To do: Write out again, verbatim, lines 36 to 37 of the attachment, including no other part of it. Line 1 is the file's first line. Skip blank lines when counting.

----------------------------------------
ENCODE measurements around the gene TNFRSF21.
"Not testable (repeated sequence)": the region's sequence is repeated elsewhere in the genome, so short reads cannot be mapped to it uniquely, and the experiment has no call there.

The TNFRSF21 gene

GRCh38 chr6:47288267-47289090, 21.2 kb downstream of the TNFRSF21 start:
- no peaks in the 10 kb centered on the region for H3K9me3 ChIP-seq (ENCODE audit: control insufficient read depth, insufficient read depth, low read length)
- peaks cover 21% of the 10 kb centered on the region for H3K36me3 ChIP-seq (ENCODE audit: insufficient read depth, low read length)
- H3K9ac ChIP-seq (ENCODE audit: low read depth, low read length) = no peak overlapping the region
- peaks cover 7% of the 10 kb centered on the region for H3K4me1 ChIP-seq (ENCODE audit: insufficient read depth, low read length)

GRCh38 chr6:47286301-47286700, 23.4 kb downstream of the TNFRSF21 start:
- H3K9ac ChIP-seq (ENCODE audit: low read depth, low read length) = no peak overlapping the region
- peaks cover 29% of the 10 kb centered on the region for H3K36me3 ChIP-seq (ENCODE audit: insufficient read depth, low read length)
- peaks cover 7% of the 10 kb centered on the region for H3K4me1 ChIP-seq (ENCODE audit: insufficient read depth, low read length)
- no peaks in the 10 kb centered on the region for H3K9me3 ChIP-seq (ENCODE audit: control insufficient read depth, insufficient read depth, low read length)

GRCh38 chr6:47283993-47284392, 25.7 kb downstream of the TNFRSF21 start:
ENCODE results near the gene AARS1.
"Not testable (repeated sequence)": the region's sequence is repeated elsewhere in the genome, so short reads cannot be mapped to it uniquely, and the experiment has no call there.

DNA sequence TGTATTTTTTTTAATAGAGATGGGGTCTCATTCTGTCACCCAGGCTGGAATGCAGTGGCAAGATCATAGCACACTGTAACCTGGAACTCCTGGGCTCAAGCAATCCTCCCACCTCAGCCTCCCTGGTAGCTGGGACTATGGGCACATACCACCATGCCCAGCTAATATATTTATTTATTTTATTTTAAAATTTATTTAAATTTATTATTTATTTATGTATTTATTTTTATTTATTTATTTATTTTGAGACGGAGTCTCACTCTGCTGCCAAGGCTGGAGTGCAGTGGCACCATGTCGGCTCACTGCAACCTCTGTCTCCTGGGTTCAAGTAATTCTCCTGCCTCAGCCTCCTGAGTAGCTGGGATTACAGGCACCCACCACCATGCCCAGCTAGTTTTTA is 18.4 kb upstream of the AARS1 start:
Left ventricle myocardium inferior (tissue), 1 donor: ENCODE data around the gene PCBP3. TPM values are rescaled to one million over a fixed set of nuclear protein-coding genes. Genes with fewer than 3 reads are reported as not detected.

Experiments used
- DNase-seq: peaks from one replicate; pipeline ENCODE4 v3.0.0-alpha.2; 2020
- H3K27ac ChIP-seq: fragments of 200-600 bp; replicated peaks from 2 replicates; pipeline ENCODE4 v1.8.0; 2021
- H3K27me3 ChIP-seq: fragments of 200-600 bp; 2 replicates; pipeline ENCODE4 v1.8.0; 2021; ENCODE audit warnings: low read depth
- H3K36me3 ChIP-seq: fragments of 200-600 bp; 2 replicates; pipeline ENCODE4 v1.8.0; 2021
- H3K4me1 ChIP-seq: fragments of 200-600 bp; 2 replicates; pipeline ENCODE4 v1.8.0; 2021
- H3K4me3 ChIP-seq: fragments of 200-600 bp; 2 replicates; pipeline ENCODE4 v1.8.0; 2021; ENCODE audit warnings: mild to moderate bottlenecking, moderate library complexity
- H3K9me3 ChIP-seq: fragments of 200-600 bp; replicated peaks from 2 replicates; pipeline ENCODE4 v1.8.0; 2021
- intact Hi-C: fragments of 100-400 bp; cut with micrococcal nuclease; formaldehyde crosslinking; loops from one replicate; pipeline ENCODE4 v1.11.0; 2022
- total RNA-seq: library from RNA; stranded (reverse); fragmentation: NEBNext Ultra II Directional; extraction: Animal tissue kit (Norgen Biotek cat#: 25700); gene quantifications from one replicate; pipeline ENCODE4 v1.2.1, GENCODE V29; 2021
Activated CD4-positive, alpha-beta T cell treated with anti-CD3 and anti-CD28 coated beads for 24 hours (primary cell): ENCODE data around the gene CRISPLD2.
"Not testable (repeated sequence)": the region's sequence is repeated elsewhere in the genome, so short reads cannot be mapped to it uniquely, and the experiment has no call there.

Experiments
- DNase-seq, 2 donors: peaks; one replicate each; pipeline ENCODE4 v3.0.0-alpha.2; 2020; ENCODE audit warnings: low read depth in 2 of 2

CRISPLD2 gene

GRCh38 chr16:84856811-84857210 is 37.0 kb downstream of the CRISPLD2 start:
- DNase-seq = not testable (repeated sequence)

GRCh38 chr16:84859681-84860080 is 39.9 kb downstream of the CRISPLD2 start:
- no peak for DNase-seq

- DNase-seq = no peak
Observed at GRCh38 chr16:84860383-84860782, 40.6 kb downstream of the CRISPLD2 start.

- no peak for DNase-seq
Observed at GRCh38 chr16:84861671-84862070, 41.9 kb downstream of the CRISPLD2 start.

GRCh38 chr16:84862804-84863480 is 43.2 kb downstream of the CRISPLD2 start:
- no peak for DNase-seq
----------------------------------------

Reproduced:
GRCh38 chr16:84859681-84860080 is 39.9 kb downstream of the CRISPLD2 start:
- no peak for DNase-seq